Dream relives her Cinderella moment.
The 28-year-old Montreal musician earned her first Juno nomination and win at last year’s awards ceremony, following the runaway online success of her single CTRL + ALT + DELETE. Less than a year later, she returned, this time to Halifax, for the March 24 event. His first album, Return of Saturnlanded a nomination for pop album of the year, pitting her against front-runner – and fellow Quebecois – Charlotte Cardin, as well as Lauren Spencer Smith and country legend Shania Twain.
CBC News caught up with Rêve to talk about what this comeback means, how she discovered her love for dance music and where she learned to create a hit track.
Your music is defined by its huge dance-pop style, but you started out playing piano, trumpet, flute – basically high school band music. Where does your current sound come from?
My favorite instrument, since I was a baby, was the piano. I used to drag my Fisher-Price xylophone up to the doorpost of my house and match the notes, and I fell in love with it. When I first started finding chords, I sang along and never stopped.
I played the flute quite a bit in high school, but I was so bad. I used to sing with my flute during exams and I really thought my music teacher wouldn’t notice.
Absolutely. Immediately called (laughs). So piano was my thing – I tried guitar, but piano remains my one true love.
So what drew you from piano and group music to the danceable tracks on your first album?
In fact, it’s one of my favorite Montreal stories. I’ve been a music lover since I could speak, but I went out one night in Montreal to this club called Velvet. I had been to arena shows before, but I had never seen a DJ before.
We walked into this place, and it’s in the basement of an inn – like a really old hotel in the Old Port – and you walk in and there’s, like, taxidermy and stone walls and candles.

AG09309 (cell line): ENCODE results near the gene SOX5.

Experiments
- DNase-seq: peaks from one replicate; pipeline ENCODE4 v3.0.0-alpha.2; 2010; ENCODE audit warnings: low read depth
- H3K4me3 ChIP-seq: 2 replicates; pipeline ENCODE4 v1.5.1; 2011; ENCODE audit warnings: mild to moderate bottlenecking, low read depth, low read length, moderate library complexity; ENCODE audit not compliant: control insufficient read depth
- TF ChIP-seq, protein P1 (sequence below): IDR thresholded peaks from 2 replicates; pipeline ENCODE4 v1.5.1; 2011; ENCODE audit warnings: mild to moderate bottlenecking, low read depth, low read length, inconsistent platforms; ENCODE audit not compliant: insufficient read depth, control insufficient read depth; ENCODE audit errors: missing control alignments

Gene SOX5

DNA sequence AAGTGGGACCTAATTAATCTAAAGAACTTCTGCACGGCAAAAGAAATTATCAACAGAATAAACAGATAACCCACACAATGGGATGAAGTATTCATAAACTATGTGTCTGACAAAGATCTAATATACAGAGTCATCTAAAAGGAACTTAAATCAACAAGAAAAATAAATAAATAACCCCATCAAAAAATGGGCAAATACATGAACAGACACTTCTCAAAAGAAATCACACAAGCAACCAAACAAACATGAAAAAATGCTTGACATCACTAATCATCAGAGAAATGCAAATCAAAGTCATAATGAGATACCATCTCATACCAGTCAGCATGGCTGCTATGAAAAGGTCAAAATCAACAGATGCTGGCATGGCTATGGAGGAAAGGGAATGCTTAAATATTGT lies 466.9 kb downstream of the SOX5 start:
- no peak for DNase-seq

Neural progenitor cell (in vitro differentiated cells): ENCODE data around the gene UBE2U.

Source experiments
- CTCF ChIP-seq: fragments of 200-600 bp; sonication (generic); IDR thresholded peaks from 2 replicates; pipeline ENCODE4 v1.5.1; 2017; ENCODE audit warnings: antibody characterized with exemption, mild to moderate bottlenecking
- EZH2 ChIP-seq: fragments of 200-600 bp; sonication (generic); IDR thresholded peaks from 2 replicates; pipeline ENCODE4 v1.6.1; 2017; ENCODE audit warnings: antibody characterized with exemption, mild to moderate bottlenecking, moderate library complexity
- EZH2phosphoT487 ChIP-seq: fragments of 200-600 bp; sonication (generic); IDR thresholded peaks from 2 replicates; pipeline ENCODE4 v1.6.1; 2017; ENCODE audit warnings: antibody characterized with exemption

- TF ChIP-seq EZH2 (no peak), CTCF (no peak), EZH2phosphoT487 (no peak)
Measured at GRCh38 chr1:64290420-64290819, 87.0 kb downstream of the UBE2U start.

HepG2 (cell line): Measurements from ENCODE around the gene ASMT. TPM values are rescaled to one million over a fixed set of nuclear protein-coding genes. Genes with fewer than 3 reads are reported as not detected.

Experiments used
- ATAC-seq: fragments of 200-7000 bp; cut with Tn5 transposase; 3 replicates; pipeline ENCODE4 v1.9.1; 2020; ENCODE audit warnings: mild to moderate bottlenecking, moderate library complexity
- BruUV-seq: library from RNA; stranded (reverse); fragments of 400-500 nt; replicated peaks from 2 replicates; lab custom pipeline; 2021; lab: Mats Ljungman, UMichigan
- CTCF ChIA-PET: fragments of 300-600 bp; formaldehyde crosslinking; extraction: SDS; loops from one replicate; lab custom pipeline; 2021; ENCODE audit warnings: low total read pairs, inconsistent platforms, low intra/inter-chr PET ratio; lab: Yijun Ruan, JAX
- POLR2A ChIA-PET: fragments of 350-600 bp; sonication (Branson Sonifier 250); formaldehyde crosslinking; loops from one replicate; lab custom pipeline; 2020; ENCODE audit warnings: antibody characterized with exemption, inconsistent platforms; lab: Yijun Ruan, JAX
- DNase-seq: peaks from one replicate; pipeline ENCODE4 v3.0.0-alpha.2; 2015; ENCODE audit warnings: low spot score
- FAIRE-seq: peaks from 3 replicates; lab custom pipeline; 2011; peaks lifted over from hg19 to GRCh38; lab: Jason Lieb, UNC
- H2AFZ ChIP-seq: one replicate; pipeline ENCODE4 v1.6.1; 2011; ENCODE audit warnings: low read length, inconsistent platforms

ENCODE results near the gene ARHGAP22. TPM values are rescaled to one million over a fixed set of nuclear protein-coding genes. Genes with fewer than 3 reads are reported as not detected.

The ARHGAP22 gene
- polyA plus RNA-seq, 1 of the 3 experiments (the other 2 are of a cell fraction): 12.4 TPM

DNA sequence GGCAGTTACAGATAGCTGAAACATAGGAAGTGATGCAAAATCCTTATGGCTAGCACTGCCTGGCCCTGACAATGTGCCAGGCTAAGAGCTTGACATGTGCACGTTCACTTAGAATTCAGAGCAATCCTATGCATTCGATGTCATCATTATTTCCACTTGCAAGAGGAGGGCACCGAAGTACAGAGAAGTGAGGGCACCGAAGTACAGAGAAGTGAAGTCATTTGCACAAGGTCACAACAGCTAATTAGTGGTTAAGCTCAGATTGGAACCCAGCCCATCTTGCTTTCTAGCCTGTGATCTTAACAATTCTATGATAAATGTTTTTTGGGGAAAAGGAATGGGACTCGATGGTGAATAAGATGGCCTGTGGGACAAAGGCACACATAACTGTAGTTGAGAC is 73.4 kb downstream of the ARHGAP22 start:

Then the DJ continues and I felt something I’ve never felt before. It was like this unity in the room, this transcendent feeling, this feeling of euphoria. And it was unlike anything I had ever experienced before. I was immediately hooked. I fell in love with dance around 17, 18 years old and I’ve had a love affair ever since.
Last year, you won dance recording of the year, while your friend, Preston Pablo, won the breakthrough artist award, and Banx & Ranx – who helped produce both of your albums – won won the revolutionary group award. Do you still make music together?
Absolutely. I mean, Preston is like a brother to me. We started our major label journey around the same time, with the same people – Banx & Ranx being the glue. And Banx & Ranx and I, they’re like family to me, they’re my favorite collaborators. They still play a huge role – obviously they played a huge role in the album, but also in the music to come, and we’re closer than ever.
Your sound engineer, Joel Stouffer, is also a Juno nominee for his work on your album. Did you all have a party together?
Yes, we had a cute little moment when the nominations were announced the other day, and I love Joel so much. He was one of the first producers I met when I started coming to Toronto to work on some of my first records, about six years ago. And he worked on (my single) Whitney, which has probably seen 25 production versions. He held on and we took him to the end. So it’s so nice to be able to be recognized for this record together.
You talk and communicate a lot with your fans on TikTok. But as an artist signed to Universal Music, your music has now been removed from the app. How is it going for you ? How has this changed the way you interact with your fans and as an artist?
I mean, there are of course other ways to communicate with fans. It’s something we all feel, but we’re focused on the next chapter, which is the upcoming tour, the upcoming music.
Is that something you struggle with, and worry about not having your music out there?
I think it’s a great opportunity to get creative. I think we’re obviously looking forward to a resolution, but I think it’s a challenge, and I’m looking forward to the creative challenge of finding other ways to navigate this time around.
You won dance recording of the year last year and are now back for a pop album nomination for Return of Saturn. Do you consider yourself a pop star?
I feel more secure in myself and my artistry than ever, and just to be recognized for my first album, I put a lot into it. It’s a love letter to dance. A love letter to pop, a love letter to the city I come from, Montreal. And to be recognized this year for all of your work is so special.
What has it been like for your family to see you reach such heights?
It’s been so great. They have always been very supportive. I grew up, as I said, in a very musical family. I think in the beginning, when your child says, “I want to quit school and run away and be a rock star,” that’s kind of a parent’s worst nightmare.
But now that they’ve been able to, you know, be at the Junos and see everything that’s happening and hear the songs on the radio — they’ve always been supportive, but now I think they kind of understand and feel a a little more comfortable.
This interview has been edited for length and clarity.